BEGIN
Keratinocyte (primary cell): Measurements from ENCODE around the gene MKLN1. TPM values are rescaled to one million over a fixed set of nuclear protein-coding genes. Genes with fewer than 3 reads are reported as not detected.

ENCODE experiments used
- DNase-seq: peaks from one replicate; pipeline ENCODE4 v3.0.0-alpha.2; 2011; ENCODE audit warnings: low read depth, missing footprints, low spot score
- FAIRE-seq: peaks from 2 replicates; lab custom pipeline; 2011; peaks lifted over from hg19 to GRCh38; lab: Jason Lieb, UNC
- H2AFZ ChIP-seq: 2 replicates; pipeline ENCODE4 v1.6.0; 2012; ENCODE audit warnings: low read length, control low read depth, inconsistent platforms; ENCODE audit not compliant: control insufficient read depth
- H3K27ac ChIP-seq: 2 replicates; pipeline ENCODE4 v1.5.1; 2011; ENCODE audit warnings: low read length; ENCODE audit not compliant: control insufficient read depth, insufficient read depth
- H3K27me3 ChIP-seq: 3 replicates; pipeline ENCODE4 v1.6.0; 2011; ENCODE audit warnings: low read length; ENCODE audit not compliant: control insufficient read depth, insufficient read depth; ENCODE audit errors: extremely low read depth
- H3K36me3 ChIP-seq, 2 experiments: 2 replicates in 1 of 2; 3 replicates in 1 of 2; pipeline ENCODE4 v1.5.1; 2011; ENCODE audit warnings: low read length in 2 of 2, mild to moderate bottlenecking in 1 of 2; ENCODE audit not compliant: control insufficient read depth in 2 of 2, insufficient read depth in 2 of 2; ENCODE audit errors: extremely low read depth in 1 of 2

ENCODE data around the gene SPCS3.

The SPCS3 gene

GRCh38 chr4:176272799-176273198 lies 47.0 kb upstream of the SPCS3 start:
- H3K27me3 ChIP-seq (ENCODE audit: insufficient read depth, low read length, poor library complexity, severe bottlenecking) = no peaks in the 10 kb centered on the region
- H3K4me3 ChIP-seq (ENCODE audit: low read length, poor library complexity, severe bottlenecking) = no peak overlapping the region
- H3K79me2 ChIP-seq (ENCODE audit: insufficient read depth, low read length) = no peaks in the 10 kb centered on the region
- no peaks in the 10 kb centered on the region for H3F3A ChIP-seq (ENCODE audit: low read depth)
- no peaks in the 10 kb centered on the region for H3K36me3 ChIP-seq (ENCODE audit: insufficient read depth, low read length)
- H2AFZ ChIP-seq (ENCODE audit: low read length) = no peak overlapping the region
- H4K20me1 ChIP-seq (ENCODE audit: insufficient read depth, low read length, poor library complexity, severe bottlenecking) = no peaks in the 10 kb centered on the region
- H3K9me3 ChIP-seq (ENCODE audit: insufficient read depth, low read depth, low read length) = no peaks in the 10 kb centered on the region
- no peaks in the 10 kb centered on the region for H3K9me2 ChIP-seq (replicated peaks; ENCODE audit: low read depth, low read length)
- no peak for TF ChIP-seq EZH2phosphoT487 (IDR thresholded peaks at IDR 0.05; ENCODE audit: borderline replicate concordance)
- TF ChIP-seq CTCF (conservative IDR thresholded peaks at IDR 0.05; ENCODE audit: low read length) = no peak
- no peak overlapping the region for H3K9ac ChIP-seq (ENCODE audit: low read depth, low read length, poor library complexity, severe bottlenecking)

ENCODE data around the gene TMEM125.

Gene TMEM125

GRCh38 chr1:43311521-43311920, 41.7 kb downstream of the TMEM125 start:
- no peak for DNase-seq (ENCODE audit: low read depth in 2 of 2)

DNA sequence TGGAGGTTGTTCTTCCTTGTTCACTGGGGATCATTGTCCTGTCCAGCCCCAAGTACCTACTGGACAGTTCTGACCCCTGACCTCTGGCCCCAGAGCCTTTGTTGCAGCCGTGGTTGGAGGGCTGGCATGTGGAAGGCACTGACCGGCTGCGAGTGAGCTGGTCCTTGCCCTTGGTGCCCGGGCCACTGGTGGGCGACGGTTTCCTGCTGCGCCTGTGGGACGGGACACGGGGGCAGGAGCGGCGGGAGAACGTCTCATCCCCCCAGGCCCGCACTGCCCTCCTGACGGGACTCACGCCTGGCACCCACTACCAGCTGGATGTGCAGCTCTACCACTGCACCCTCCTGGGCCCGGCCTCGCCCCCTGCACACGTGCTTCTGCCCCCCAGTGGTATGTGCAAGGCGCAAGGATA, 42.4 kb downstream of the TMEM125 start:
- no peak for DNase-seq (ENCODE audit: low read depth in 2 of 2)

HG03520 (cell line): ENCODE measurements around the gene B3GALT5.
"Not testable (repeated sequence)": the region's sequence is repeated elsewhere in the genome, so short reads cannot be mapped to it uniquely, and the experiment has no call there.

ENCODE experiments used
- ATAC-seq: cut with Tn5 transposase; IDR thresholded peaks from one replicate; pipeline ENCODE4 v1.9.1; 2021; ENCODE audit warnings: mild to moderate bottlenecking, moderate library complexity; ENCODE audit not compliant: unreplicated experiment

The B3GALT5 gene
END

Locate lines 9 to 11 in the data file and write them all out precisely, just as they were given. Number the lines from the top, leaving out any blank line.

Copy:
ENCODE data around the gene SPCS3.

The SPCS3 gene

GRCh38 chr4:176272799-176273198 lies 47.0 kb upstream of the SPCS3 start: